This is not the first time that a physical exhibition has been augmented. For example, in 1991 a project called “masterpieces without the director” offered its own cassette tapes to visitors of the Metropolitan Museum of Art, as an alternative to the official audio guide provided by the museum itself. However, the rise of AR has introduced the new phenomenon of virtually “hacking” physical art spaces. This first occurred on a big scale shortly in 2010, when Sander Veenhof and Mark Swarek took over multiple museum floors at the MoMA with the aim of challenging the notion of (control over) public and private spaces. These instances of AR taking over museums without their collaboration pose some serious questions that will be even more significant for the art industry in the near future because of the growing accessibility of AR development. Who owns the virtual space? And what action can a museum undertake if a third-party virtually trespasses their walls without their consent?
Who controls virtual space?
As a critique of the museum, the creators of the MoMAR app argue that the act of “opening art to the public simultaneously closes its definition to the commons; explicitly defining both space and art as exclusive and invulnerable (MoMAR.gallery).” They thus protest the way the museum visitor has traditionally been reduced to a merely passive observer of the (very limited amount of) art that passes the gate of the museum’s curators. Using AR, however, opens up new possibilities for reinterpreting places (Liao, Humpreys 1430). AR technology has an impact on the space that it operates within. At the opening of MoMARs gallery, for example, around 50 people gathered in a gallery room that is usually way less crowded. An extreme case of this basic physical effect caused by AR is Pokémon Go, an AR game that has caused huge disruptive gatherings around public spaces such as monuments.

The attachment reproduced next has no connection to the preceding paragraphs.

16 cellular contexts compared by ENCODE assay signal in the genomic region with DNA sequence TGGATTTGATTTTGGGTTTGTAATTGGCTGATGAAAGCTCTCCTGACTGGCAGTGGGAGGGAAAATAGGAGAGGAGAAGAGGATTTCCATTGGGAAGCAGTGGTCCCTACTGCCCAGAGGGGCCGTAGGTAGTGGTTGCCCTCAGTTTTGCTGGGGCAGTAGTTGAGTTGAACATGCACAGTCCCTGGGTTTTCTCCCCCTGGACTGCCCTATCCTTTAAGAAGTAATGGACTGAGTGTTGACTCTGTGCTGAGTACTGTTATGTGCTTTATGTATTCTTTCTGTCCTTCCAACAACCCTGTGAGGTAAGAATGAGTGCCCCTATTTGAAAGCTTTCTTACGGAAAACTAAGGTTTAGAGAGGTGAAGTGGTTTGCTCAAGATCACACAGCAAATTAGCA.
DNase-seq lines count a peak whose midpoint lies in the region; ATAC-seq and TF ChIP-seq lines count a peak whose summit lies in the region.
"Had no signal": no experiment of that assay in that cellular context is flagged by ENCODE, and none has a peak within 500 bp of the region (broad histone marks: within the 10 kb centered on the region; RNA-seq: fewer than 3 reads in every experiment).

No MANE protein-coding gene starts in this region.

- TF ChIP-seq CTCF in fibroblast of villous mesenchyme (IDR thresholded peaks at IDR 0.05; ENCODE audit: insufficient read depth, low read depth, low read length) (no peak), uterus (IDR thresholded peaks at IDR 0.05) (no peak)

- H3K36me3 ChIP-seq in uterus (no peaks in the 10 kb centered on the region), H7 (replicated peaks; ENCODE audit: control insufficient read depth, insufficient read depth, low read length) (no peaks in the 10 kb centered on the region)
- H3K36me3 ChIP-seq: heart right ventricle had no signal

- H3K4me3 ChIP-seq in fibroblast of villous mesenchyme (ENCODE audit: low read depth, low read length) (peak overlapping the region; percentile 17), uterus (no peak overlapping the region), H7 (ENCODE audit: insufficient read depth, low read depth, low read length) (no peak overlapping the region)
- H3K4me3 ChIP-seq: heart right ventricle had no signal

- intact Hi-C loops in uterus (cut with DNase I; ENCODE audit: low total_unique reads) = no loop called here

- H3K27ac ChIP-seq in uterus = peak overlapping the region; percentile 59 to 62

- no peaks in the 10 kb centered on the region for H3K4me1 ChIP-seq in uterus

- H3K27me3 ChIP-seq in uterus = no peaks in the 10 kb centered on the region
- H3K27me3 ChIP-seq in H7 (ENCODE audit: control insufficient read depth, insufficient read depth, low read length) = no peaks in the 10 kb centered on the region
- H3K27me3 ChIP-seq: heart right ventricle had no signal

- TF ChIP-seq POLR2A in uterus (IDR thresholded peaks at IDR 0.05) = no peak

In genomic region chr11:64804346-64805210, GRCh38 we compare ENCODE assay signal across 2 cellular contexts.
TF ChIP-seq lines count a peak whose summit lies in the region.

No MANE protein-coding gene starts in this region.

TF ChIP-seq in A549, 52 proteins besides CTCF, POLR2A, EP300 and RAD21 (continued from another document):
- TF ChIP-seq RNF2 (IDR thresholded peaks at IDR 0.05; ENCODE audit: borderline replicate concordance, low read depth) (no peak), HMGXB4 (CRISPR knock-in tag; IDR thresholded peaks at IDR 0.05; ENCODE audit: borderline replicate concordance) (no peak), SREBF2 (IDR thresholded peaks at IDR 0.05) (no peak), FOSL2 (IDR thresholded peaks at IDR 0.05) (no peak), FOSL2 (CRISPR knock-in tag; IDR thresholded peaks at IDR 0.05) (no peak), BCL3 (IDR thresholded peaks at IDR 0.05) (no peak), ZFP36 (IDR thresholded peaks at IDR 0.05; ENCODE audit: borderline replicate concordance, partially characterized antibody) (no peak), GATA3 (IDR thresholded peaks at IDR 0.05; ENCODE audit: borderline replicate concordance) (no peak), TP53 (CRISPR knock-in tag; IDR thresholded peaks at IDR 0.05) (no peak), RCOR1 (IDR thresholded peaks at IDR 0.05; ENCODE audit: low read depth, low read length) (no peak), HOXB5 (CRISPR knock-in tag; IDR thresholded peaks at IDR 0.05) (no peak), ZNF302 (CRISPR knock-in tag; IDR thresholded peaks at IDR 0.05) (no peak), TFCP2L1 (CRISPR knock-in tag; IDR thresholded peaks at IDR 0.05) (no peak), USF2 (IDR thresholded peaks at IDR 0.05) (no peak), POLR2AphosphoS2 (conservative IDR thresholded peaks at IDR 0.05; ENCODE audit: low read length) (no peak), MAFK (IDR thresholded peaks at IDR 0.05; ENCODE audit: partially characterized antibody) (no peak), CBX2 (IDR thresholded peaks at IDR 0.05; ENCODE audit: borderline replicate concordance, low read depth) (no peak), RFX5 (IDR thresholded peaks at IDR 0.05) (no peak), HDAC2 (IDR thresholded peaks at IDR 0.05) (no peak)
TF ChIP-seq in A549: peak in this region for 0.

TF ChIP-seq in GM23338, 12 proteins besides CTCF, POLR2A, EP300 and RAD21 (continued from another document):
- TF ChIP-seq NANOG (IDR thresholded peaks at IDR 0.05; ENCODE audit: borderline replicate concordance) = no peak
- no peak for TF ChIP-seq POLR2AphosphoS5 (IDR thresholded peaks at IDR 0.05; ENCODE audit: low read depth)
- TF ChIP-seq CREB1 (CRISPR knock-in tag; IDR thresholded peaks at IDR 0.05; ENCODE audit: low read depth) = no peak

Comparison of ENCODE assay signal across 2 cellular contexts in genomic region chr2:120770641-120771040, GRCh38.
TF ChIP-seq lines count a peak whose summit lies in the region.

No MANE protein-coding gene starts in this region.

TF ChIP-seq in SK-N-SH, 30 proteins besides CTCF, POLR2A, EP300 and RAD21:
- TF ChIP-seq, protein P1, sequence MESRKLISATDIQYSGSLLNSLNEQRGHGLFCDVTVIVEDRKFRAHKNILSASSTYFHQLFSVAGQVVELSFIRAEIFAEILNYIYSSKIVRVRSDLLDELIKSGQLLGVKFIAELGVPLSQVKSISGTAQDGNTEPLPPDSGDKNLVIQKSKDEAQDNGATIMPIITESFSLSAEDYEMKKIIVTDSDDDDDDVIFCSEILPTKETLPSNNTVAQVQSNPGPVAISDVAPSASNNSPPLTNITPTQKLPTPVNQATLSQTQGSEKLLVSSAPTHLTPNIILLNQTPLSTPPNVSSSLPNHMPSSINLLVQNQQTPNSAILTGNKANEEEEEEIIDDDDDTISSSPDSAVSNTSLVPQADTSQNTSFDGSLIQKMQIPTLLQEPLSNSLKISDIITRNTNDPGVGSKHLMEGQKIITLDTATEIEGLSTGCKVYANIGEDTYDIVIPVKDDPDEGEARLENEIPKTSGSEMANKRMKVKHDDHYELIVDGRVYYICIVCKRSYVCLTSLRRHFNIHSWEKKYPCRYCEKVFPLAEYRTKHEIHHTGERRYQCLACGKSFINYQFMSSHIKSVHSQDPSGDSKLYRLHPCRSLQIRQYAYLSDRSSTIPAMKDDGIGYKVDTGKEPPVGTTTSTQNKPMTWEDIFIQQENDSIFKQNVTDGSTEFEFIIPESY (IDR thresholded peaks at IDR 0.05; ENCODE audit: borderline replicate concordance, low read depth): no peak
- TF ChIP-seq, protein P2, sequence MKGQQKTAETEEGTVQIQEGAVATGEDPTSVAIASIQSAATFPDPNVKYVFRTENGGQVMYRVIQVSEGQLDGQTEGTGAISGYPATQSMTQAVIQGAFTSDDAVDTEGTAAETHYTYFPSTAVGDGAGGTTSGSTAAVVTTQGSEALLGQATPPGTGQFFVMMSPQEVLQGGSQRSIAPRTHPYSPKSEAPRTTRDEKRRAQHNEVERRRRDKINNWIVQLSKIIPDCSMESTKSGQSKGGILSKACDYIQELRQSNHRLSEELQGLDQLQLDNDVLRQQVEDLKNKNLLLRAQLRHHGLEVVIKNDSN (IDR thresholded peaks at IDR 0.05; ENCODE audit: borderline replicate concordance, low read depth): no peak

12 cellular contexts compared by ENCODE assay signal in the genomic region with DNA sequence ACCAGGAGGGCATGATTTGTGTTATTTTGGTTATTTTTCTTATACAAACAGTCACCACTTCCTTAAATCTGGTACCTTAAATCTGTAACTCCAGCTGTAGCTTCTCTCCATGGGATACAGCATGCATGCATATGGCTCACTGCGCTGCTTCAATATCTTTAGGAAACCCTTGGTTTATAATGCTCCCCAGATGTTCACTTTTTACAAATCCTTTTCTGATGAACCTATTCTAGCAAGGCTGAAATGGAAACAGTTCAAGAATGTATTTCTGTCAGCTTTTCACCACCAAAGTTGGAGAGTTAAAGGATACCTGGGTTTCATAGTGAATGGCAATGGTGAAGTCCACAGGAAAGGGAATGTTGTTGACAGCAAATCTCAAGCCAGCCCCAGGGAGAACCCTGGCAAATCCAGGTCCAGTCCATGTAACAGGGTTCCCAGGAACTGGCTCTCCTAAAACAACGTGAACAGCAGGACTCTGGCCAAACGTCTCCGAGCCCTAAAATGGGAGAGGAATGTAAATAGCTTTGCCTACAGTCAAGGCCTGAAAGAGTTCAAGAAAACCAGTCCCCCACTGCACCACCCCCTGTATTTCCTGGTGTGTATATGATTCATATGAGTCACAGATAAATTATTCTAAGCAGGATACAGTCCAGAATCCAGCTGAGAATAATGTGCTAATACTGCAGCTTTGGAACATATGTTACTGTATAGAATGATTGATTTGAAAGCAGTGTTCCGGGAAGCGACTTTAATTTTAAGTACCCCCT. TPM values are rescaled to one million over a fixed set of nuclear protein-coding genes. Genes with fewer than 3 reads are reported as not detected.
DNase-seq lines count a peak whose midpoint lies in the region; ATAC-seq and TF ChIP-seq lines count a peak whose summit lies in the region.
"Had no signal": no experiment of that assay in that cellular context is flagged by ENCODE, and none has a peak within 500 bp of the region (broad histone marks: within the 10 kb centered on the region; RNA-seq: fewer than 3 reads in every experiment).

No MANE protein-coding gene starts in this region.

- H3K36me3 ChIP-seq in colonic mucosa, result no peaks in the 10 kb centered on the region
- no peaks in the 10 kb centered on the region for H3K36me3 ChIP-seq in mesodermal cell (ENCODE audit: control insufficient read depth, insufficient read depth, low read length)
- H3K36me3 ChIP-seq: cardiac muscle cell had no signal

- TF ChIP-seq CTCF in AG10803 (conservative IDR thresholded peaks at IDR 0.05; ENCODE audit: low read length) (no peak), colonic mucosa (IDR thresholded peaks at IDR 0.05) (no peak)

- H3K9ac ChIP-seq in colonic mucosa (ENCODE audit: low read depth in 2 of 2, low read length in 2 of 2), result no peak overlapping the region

It is clear that the physical space now contains many more dimensions than before, and even though the ‘old’ geometric dimensions are still dominant, they are no longer more important than any other dimension (Manovich 223). However, physical location still places a certain value upon virtual objects, if the location is controlled by gatekeepers in the form of curators (Geroimenko 42). In a certain way, the artists of MoMAR are redefining the gallery space, but their works are still viewed “with the aura of objects canonised by a high art location” (Geroimenko 42).
The future of AR and the museum industry
Art & New Media researcher Pau Waelder even calls the possibility of redefining gallery space using AR a mere utopian vision (56). However, museums did recently begin to actually embrace AR as a means of enhancing the visitor experience. The modern museum visitor is always looking for stimuli and simultaneously demands information, entertainment and active participation (Neuberger, Egger 245). A Digital Revolution report from 2014 tells us that already 69% of people brought a mobile device with them to the museum (Ding 2). Currently, unauthorised AR-artworks can thrive in museum environments, because there are no legal limits when it comes to the control of a virtual space. This question has only just began to be explored in court. However, it is possible that strategic forces will try to limit and possibly even censor some of the production of virtual space (Liao, Humpreys, 1432).
In order to survive in the digital era, a museum could actually benefit from unauthorised AR-projects such as MoMAR. Or even better, contracts could be established between artists and museums in order to set rules about what may or may not be augmented.
It is highly likely that AR will further transform curated art spaces because it is lawless, low-cost and free of physical limitations. Right now, everything seems possible. Time will tell if public space is there for the take, or if there is going to be a war over that space. The boundaries between virtual and physical space are becoming more and more blurred and this will have ethical and juridical but also socio-cultural implications in a lot of different areas.